The agreement has a lot of implications including social and financial costs that PNG will be prepared to bear. Australia spent $2.5 billion on Asylum seekers in 2013 which is one quarter of PNGs annual national budget. Now PNG will spend that money, because Australia is cutting costs by sending Refugees away.
    The video also containing the footage broadcasted on Friday night was not taken by any of the media that covered the Rudds visit to PNG, but by those who were present in the closed door meeting which is by Australian officials which was not released after one week of the visit to PNG when Kevin Rudd returned to Australia for him to make this announcement.
    We should question why the Chief of staff is in the thick of all this discussions and not the Department of Foreign Affairs and Immigration top officials who were locked out of the deal that Issac Luapri spearheaded which he sold the country to the Australians.
    In his statement in Parliament, Kevin Rudd mentioned that Labour Party will continue to change its policy on the handling of the Asylum seekers, which reflected the closed door discussions that only both Prime Ministers were preview to.
    We must know that PNG has given its sovereignty away to Australia and we are being re- colonised. Papua New Guinea has no contribution to this so called agreement which is portrayed as a joint agreement by PNG and Australia. Before any joint agreement is signed, both countries officials will jointly draft the document which is normal practise and must be agreed to before leaders signed, this did not happen in this case. Papua New Guinea must know that the agreement was pushed and shoved by Australian officials aided by our chief of staff for PNG PM to sign and agreed to.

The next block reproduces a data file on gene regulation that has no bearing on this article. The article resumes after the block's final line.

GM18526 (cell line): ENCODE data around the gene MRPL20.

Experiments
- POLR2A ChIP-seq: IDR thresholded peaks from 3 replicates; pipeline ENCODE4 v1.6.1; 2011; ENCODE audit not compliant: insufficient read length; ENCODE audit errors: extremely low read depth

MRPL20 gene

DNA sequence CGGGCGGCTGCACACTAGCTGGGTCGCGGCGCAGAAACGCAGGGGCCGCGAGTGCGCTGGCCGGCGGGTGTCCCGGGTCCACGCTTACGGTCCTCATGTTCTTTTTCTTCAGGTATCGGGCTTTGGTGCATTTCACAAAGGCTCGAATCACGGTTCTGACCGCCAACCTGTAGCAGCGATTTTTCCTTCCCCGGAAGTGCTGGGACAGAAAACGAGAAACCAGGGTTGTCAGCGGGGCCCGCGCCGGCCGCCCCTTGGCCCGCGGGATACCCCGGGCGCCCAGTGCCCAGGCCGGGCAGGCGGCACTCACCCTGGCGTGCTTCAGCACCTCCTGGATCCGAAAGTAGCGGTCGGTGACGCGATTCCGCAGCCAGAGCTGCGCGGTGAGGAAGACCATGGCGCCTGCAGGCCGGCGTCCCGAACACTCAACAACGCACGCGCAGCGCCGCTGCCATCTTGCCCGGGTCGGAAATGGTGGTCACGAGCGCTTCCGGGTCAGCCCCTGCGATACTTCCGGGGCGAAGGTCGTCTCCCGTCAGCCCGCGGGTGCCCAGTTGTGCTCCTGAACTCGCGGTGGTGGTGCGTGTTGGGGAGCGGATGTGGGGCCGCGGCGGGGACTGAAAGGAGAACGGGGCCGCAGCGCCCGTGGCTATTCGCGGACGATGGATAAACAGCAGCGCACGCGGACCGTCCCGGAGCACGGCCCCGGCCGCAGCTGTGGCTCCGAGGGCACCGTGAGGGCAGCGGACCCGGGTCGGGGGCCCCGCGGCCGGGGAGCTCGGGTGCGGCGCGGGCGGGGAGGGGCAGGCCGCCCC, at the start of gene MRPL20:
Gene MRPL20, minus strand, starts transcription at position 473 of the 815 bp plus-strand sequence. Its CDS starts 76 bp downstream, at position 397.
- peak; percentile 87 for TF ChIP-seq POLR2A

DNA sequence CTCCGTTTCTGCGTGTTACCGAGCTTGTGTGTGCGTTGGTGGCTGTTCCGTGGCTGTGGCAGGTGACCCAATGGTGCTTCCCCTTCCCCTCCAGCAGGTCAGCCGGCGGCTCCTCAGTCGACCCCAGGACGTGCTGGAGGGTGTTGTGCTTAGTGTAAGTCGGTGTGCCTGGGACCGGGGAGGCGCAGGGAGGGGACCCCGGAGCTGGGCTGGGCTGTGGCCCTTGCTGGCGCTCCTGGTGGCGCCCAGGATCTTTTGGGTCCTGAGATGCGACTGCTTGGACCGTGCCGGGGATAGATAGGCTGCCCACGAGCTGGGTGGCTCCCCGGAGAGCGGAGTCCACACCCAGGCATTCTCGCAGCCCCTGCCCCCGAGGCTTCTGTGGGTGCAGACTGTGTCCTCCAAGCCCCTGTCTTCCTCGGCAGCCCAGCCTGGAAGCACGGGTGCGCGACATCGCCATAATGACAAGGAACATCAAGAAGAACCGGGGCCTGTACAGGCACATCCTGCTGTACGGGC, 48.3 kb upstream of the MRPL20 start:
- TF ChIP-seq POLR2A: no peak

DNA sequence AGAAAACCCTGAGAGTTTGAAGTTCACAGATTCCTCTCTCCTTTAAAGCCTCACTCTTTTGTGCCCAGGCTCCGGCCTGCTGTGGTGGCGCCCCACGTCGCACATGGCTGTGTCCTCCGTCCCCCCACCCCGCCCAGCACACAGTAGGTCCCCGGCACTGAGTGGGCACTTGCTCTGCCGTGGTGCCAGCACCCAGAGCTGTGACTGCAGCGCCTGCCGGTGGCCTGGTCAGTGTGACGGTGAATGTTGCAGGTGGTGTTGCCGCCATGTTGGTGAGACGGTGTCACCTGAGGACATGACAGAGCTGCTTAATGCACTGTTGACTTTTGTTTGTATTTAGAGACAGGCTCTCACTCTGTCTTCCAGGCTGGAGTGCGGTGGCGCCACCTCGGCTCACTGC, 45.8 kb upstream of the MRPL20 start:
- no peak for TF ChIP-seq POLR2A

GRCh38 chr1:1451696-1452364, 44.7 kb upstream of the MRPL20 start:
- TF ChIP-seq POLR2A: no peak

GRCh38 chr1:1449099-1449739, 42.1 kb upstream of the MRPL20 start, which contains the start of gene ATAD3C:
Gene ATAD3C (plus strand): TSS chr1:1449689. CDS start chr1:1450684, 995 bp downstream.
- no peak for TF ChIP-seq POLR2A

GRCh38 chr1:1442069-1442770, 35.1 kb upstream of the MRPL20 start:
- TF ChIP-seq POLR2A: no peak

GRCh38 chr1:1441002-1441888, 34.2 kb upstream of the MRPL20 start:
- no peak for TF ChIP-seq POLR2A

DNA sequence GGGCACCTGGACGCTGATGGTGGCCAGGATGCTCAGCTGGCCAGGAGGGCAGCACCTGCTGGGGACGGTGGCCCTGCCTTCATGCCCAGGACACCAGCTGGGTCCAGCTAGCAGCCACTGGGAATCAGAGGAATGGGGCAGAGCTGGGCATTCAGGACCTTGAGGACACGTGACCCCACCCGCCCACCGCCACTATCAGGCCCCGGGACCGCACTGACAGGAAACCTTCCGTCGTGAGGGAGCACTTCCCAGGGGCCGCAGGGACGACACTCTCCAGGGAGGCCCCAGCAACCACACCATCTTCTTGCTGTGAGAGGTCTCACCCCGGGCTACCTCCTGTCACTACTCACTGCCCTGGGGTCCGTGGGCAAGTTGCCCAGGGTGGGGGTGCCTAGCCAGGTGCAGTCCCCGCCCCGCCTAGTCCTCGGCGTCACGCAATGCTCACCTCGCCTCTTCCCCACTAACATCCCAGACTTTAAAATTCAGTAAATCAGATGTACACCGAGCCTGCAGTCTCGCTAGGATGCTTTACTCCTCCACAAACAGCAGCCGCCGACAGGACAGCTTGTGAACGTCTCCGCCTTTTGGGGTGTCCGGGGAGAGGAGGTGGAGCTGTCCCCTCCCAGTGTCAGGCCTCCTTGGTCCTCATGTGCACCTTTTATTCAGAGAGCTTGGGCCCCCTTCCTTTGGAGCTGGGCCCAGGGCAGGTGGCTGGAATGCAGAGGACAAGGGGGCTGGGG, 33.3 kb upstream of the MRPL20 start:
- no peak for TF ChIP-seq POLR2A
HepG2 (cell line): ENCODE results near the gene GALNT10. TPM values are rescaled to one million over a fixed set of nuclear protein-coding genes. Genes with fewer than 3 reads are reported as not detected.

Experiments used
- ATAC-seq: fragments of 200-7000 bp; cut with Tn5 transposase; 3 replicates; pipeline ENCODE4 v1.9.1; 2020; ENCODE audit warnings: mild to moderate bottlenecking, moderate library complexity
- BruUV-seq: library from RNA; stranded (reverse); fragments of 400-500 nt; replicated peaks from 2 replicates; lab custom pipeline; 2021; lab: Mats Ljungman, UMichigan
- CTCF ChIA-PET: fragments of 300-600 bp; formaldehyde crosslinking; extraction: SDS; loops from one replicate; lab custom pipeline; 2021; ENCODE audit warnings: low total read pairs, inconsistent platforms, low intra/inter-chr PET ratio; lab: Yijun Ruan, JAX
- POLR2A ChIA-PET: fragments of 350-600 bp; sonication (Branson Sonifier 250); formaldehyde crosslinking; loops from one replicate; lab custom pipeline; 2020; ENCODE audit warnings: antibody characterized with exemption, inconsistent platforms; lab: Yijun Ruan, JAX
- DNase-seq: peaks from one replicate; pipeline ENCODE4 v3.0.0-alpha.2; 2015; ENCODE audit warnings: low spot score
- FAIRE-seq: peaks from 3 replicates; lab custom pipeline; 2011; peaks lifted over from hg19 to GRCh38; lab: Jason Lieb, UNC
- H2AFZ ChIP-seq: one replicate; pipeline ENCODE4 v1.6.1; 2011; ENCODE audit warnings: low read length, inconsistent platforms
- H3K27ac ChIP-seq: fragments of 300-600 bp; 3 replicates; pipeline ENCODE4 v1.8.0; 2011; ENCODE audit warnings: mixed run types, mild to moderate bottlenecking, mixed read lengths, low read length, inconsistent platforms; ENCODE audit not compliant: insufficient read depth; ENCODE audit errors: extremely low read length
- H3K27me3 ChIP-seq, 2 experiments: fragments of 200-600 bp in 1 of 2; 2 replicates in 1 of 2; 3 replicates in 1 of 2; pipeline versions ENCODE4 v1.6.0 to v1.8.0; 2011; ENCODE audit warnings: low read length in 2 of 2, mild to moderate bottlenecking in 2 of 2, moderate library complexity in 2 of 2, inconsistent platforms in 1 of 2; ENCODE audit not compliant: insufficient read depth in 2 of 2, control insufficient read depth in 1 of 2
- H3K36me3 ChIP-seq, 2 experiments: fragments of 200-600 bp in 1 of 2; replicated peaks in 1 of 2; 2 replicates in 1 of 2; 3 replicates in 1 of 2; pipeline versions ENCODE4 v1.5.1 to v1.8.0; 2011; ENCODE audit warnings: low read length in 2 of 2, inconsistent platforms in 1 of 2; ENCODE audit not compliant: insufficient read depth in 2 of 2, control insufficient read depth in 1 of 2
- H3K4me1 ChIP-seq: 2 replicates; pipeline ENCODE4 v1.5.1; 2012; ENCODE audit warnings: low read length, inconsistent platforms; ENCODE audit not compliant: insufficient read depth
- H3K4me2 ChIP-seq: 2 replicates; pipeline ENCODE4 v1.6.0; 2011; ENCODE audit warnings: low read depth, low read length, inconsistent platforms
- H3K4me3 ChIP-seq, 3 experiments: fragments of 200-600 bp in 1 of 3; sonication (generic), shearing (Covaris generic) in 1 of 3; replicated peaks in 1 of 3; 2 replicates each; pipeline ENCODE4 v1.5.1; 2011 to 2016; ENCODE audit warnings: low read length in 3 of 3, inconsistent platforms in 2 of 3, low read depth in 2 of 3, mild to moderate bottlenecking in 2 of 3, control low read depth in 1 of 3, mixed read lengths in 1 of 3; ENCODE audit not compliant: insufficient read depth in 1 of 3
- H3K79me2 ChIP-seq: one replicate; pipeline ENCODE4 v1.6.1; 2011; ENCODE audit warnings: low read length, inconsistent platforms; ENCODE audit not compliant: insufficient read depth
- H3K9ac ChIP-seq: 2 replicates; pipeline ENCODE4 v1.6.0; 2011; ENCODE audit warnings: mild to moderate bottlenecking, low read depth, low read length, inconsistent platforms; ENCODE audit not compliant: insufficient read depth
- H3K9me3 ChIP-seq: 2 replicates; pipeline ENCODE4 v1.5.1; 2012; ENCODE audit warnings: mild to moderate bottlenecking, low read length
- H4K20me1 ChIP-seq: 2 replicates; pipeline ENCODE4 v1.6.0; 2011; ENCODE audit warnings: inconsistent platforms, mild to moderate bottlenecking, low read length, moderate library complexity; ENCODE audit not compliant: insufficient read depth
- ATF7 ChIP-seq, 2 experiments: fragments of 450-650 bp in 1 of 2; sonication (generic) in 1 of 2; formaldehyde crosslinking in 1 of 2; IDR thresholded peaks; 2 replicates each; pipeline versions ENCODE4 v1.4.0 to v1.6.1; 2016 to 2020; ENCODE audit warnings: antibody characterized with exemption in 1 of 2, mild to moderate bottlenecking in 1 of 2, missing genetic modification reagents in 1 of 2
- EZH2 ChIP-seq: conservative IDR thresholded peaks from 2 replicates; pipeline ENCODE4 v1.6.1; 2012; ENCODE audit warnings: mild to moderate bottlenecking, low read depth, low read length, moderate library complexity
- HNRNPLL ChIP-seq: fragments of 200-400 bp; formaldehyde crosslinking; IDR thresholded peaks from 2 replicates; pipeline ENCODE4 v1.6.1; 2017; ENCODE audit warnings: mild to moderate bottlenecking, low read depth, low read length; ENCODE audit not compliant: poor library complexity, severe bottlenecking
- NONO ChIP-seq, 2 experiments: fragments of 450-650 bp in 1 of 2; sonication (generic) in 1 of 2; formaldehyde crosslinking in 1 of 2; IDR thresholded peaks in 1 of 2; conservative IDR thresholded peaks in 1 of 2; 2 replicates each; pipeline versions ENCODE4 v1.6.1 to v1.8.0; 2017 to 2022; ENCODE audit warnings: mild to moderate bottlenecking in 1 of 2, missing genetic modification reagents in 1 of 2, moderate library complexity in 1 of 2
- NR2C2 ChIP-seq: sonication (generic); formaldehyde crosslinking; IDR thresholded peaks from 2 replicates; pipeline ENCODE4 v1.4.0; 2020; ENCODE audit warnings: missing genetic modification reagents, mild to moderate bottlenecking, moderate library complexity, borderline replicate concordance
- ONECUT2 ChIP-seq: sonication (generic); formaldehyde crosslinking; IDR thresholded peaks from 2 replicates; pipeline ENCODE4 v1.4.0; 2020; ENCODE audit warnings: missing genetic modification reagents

Papua New Guinean citizens must rise up against this act of bullying and greedy tact used by Australia to facilitate for Kevin Rudd and his Labour Party to remain in Power.
    PNG’s Opposition Government has every valid reason to challenge this case in court for the sake of all right thinking Papua New Guineans.
    The document that was signed also have a clause forcing PNG to withdraw our reservations to 1951 Convention relating to the Status of Refugees and its 1967 Protocol.
    Why is it that our media and newspapers did not have any news to tell the world about PNG side of the story, when it was breaking news all over Australia on Friday evening, there was simply no coverage to report on as the whole issue was covered by Australia government media in the closed door, tucked away and publicised widely in Australia making PNG look, stunt, surprised, lost for words and stupid after all the commotion died down on Rudds visit. Kevin Rudd made it look like a new and changing policy for Labour Party but it was all recorded and kept away in secret until he feel was right time to publish it as fresh policy.
    We are looking at about 15,000 refugees coming in the next few months.
    PNG nationals, the refugees will live amongst us, you will now compete fore very basic services with the new influx of people, our mothers will continue to die, in the rural areas whilst giving birth, our people will carry bags of coffee and walk the most strenuous journey to the nearest town to sell, we will always live like this whilst our government will spend millions of kina at the interest of Australia to feed, shelter and give better lives to non-citizens of this country.
    Most of these people are economic migrants; many will be enjoying the proceeds of the LNG gas projects, at the expense of our people if resettled here.
    The Manus centre is a joke, as to date, Australia has not even paid one Dollar on the island since it was re-opened again. It is all at the expense of PNG Government. We will continue to pay for the cost at the expense of our population who are struggling to make ends meet.